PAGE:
FIG. 5 suggests that the SiOF film poses a problem with moisture absorption when it contains argon in concentration lower than 1011atoms per cm2. Such a concentration corresponds to the amount of argon desorbed greater than 20 (in arbitrary units) measured by the TDS method.

It was found that the SiOF film is greatly improved in moisture absorption when the amount of argon desorbed is larger than 20 (measured by the TDS method) and the concentration of argon in it is higher than 1011 atoms per cm2.

The SiOF film formed under the condition (a) in FIG. 3 gives a value of 120 for the amount of argon desorbed, as shown in FIG. 5, which corresponds to a concentration of about 61011 argon atoms per cm2 in the SiOF film. By contrast, the SiOF films formed under the conditions (b) and (c) in FIG. 3 give a small value for the amount of argon desorbed, which means that the concentration of argon in them is extremely low.

In other words, the condition (a) permits the desirable SiOF film to be formed according to the present invention, whereas the conditions (b) and (c) merely afford SiOF films of conventional type.

In the above-mentioned experiment, the concentration of argon in the SiOF film is determined in terms of atoms per unit area. A concentration of 1011 atoms per cm2 translates into a concentration of 1018 atoms per cm3.

Conditions necessary for the SiOF film to contain more than 1011 atoms per cm2 were experimentally studied. It was concluded that the object is achieved when the condition satisfies the following equations.

(Ar flow rate+O2 flow rate) (SiH4 flow rate+SiF4 flow rate)3  (1)

or

Ar flow rate (SiH4 flow rate+SiF4 flow rate)3  (2)

The condition (a) in FIG. 3 satisfies the equations (1) and (2) because:

Ar flow rate=450 (sccm)

Ar flow rate+O2 flow rate=600 (sccm)

(SiH4 flow rate+SiF4 flow rate)3=300 (sccm)

However, the condition (b) in FIG. 3 does not satisfy the equations (1) and (2) because:

Ar flow rate=0 (sccm)

Ar flow rate+O2 flow rate=150 (sccm)

(SiH4 flow rate+SiF4 flow rate)3=300 (sccm)

In addition, the condition (c) in FIG. 3 does not satisfy the equations (1) and (2) because:

Ar flow rate=50 (sccm)

Ar flow rate+O2 flow rate=150 (sccm)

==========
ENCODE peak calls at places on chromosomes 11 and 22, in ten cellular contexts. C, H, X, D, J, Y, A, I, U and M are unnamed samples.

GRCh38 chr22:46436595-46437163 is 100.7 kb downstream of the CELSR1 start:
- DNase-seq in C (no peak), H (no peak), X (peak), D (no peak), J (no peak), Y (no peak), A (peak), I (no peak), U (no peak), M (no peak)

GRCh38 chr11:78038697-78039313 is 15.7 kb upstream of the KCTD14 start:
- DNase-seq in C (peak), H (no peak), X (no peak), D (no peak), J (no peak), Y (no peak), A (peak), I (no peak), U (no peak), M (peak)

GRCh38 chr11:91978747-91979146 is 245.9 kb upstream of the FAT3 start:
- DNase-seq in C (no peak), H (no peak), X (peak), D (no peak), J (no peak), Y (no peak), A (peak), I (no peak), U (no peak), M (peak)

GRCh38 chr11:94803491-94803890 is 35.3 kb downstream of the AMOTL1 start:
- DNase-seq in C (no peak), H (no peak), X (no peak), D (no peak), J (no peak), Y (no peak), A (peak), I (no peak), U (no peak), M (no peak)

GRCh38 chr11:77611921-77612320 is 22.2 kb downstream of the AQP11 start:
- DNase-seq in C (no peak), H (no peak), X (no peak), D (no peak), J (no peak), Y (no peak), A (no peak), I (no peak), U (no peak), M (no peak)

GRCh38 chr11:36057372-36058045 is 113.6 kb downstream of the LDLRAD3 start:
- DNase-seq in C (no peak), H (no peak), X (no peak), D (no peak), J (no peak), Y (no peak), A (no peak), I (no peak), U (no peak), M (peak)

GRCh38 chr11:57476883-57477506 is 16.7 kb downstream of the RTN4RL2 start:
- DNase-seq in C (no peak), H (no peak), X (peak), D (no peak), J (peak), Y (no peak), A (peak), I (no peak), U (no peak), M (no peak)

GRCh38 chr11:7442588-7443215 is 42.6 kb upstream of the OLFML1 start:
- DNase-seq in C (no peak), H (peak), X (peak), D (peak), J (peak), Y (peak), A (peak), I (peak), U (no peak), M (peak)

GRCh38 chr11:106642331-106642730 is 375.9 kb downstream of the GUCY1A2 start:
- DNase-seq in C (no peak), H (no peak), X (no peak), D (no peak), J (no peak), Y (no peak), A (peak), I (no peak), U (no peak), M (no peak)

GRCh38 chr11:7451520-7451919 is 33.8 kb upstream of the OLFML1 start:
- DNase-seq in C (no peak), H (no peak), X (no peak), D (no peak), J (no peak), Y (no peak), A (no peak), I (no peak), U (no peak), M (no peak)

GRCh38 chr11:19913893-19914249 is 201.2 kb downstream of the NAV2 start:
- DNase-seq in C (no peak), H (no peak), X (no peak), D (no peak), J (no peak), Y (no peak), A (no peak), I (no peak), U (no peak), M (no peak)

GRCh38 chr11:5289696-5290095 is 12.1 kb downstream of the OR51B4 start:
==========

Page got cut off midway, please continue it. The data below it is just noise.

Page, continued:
(SiH4 flow rate+SiF4 flow rate)3=240 (sccm)

The above results lead to the following conclusion. According to the prior art technology, the SiOF film has voids therein due to three- or four-membered rings, as shown in FIG. 7, and these voids permit moisture in the atmosphere to easily infiltrate into the film. As the result, the film contains a large amount of water, resulting in poisoned via failures, as shown in FIG. 8, which greatly aggravates the reliability of devices. By contrast, according to the present invention, the voids due to three- or four-membered rings as shown in FIG. 6, which occur in the course of film formation, are filled by argon atoms or argon ions which are contained in concentration higher than 1011 atoms per cm2. This mechanism prevents the infiltration of moisture from the atmosphere, thereby suppressing poisoned via failures. Thus the present invention produces its marked functions and effects.

The above-mentioned embodiment employs argon as the rare gas. However, it is also possible to use neon (Ne), krypton (Kr), or xenon (Xe) individually or in combination in place of argon to produce the same effect.

The effects and advantages of the present invention are as follows. The present invention provides a semiconductor device having an interlayer insulating film which is composed of molecules with silicon-oxygen bonds and silicon-fluorine bonds and contains a rare gas in concentration higher than 1011 atoms per cm2 or 1018 atoms per cm3. The interlayer insulating film has a low dielectric constant and good moisture absorption resistance. In particular, the interlayer insulating film is a fluorine-containing silicon oxide film.

Obviously many modifications and variations of the present invention are possible in the light of the above teachings. It is therefore to be understood that within the scope of the appended claims the invention may by practiced otherwise than as specifically described.

Patent Citations
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Non-Patent Citations
Reference
1M. Hayashi et al., "High Density Plasma CVD Fluoro-Silicate Glass Gap-Filling for Sub-Half Micron CMOS Devices", DUMIC Conference, Feb. 1997, pp. 205-212.
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Classifications
U.S. Classification438/761, 438/758, 257/E23.167
International ClassificationH01L21/768, H01L23/522, H01L21/316, H01L23/532
Cooperative ClassificationH01L23/5329, H01L2924/0002
European ClassificationH01L23/532N
Legal Events
DateCodeEventDescription
Nov 24, 2004REMIMaintenance fee reminder mailed
May 9, 2005LAPSLapse for failure to pay maintenance fees
Jul 5, 2005FPExpired due to failure to pay maintenance fee
Effective date: 20050508